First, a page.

In this paper, I address the problems of complement polyvalence, of complement polyadicity and of complement permutation. These problems are common across languages, in my experience, ranging from English and French, to Latin and Sanskrit, to Chinese. I explain what these problems are and propose a single, rather simple solution to them. (The solution involves a modified Lambek Calculus.)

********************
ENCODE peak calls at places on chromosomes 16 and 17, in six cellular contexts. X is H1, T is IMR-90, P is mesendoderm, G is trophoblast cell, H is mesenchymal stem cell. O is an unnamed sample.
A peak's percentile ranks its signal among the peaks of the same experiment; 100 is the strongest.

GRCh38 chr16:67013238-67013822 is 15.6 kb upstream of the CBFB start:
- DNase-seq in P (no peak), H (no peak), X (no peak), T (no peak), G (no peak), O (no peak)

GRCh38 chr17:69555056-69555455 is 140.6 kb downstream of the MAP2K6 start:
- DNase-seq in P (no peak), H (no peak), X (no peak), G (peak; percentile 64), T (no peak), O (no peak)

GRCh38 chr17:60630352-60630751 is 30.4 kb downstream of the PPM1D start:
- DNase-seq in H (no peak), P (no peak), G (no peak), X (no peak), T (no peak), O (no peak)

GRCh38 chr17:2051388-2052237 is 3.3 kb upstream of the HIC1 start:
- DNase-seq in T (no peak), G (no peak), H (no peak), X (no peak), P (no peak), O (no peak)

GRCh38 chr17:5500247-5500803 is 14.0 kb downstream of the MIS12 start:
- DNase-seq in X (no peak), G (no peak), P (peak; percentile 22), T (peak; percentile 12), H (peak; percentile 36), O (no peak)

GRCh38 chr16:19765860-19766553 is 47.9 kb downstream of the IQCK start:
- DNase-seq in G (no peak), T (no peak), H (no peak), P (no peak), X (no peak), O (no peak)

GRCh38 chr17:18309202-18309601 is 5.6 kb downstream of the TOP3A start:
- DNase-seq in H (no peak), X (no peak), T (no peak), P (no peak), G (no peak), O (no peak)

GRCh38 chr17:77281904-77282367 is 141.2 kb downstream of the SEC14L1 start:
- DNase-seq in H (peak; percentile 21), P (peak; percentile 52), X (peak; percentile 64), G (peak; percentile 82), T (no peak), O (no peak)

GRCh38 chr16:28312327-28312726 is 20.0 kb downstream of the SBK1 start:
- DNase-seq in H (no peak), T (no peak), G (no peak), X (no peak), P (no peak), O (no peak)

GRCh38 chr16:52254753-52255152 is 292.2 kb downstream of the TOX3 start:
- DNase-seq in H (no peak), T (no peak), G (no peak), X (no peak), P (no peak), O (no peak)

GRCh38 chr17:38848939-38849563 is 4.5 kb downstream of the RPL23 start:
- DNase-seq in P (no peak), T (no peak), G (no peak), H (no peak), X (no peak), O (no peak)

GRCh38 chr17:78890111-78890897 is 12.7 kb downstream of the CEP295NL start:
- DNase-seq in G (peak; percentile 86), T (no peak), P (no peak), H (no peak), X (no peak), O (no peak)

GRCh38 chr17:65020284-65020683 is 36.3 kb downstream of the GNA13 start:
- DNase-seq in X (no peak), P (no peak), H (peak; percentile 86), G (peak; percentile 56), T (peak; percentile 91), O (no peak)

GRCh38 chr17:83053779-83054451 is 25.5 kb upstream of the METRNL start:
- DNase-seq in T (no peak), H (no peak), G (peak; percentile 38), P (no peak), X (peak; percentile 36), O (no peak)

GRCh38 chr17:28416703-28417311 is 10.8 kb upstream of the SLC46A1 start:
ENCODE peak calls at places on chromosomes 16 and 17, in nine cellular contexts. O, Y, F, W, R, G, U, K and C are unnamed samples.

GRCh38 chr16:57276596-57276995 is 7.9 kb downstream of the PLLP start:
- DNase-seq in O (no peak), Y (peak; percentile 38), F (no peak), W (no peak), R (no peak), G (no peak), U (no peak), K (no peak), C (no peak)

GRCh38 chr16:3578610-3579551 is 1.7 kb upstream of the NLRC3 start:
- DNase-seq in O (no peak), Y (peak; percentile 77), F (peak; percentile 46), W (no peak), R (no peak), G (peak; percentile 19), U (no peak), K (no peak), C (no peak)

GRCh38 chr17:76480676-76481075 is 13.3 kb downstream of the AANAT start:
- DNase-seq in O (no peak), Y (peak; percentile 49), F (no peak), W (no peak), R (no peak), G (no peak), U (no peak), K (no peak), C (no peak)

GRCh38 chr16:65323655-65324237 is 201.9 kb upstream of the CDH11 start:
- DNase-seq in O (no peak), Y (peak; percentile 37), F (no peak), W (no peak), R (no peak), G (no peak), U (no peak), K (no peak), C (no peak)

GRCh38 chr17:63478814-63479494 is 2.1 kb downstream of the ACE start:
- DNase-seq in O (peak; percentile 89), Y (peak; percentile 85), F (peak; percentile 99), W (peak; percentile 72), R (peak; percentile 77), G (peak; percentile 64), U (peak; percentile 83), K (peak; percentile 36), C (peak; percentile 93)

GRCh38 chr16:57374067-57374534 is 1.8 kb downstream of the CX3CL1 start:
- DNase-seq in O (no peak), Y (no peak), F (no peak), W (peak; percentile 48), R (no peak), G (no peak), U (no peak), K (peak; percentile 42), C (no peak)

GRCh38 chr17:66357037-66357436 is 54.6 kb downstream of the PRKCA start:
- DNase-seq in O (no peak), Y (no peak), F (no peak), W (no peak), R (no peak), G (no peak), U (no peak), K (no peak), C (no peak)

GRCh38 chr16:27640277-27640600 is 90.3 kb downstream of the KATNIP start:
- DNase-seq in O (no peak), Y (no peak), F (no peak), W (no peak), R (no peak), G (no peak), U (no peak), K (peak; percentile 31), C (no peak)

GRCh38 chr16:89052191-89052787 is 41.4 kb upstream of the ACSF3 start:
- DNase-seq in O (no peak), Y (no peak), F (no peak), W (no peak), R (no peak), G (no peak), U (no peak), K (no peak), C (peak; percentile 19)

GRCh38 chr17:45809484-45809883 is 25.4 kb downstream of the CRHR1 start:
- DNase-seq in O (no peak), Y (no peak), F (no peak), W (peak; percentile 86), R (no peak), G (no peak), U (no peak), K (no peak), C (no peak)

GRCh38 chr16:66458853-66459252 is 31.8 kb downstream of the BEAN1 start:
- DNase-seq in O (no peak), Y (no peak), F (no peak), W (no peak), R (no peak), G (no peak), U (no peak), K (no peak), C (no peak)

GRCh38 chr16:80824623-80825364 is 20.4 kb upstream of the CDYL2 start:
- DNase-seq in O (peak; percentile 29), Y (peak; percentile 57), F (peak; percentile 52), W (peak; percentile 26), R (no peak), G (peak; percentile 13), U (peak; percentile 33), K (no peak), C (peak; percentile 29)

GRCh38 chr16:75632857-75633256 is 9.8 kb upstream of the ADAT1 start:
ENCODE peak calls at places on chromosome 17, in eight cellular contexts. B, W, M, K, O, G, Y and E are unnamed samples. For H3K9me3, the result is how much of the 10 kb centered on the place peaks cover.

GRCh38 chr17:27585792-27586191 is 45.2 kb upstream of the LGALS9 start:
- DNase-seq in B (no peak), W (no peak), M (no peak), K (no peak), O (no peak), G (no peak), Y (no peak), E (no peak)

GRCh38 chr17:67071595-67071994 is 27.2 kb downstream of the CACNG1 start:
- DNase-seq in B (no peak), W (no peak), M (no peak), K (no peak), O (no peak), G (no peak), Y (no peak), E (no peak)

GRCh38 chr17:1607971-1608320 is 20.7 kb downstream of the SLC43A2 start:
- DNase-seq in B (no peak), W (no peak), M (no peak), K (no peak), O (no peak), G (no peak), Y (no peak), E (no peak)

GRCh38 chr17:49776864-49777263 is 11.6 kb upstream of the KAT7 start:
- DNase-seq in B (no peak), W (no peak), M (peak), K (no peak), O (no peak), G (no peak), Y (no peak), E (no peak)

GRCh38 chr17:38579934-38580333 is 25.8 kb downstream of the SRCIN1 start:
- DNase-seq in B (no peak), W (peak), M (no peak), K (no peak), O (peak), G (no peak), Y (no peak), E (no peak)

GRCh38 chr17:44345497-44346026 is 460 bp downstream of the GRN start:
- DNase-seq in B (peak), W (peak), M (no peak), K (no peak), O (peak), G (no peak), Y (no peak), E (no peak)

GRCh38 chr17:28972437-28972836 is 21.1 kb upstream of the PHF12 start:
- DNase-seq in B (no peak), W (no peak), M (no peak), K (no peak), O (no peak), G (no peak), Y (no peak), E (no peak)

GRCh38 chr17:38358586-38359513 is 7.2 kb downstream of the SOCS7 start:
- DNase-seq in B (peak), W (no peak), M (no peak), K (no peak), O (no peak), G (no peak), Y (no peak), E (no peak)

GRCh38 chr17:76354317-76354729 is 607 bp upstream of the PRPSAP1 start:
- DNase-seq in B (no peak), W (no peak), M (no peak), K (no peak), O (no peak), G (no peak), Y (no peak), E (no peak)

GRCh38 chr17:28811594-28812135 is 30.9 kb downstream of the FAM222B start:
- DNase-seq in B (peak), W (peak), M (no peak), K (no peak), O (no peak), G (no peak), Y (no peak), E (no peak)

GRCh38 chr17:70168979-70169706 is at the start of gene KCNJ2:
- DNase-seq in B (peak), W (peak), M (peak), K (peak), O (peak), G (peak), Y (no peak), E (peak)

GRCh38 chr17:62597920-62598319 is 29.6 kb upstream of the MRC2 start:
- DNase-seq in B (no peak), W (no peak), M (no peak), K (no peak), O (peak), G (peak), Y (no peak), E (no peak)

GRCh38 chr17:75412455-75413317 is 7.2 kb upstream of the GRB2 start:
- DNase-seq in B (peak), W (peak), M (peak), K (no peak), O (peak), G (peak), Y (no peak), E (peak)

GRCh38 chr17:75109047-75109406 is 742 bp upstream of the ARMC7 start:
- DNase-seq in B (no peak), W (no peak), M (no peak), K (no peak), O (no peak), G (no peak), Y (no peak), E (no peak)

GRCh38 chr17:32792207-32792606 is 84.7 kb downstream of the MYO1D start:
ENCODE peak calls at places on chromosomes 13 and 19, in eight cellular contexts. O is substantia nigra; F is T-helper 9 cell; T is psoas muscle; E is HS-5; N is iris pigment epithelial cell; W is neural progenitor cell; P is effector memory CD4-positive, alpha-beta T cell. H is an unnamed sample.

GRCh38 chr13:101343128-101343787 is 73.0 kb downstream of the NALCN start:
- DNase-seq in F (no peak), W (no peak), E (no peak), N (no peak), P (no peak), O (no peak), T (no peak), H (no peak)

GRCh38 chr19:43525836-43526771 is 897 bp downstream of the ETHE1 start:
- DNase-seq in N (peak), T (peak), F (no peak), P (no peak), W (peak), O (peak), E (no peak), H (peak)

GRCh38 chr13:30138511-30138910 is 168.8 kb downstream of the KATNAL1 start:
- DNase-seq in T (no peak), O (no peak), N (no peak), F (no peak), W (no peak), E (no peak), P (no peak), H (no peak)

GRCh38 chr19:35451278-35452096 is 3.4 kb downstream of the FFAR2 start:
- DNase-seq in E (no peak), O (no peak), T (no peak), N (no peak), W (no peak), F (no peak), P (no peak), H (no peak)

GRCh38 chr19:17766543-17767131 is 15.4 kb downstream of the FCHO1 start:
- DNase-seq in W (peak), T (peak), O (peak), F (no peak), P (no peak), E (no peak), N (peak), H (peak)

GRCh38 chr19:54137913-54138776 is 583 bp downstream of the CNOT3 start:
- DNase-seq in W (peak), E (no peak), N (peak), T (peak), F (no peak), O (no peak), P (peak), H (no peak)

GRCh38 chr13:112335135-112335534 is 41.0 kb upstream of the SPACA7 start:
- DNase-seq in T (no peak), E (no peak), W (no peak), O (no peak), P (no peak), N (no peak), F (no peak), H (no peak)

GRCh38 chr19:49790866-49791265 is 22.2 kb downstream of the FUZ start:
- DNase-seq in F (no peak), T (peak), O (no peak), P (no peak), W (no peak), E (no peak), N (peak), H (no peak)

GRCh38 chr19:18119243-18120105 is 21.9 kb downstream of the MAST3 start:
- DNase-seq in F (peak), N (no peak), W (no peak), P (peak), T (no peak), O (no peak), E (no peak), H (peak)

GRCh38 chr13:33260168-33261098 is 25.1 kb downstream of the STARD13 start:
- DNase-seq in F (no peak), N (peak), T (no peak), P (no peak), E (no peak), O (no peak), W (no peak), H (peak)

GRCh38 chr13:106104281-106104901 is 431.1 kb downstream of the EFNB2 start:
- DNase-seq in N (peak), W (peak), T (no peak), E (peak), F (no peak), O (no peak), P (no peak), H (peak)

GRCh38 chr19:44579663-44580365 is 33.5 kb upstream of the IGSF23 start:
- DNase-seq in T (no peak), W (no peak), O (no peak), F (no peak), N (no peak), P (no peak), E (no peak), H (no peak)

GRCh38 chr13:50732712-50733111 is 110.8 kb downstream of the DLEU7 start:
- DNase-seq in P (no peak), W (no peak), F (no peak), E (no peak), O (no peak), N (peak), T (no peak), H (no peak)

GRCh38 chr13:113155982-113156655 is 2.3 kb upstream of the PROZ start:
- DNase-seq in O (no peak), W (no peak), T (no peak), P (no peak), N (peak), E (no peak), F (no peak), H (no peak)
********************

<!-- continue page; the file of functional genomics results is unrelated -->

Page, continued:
The problem of complement polyvalence is where the very same word admits complements of different syntactic categories, though the word's meaning is invariant under such changes. A well-known example of such a word in English is the copula to be, whose complements include adjective phrases, noun phrases, prepositional phrases and adverbial phrases. The problem of complement polyadicity is the problem presented by words whose complements are optional. Correlated with their omission is a systematic shift in sense. Here are some examples from English: to eat vs. to devour, to arrive vs. to reach, to dress vs. to clothe and to meet vs. to encounter. The problem of complement permutation is where a single word permits its complements to permute though preserving its sense. These words include, but are not limited to, verbs with indirect objects: to give (Alice gave a ball to Bill; Alice gave Bill a ball).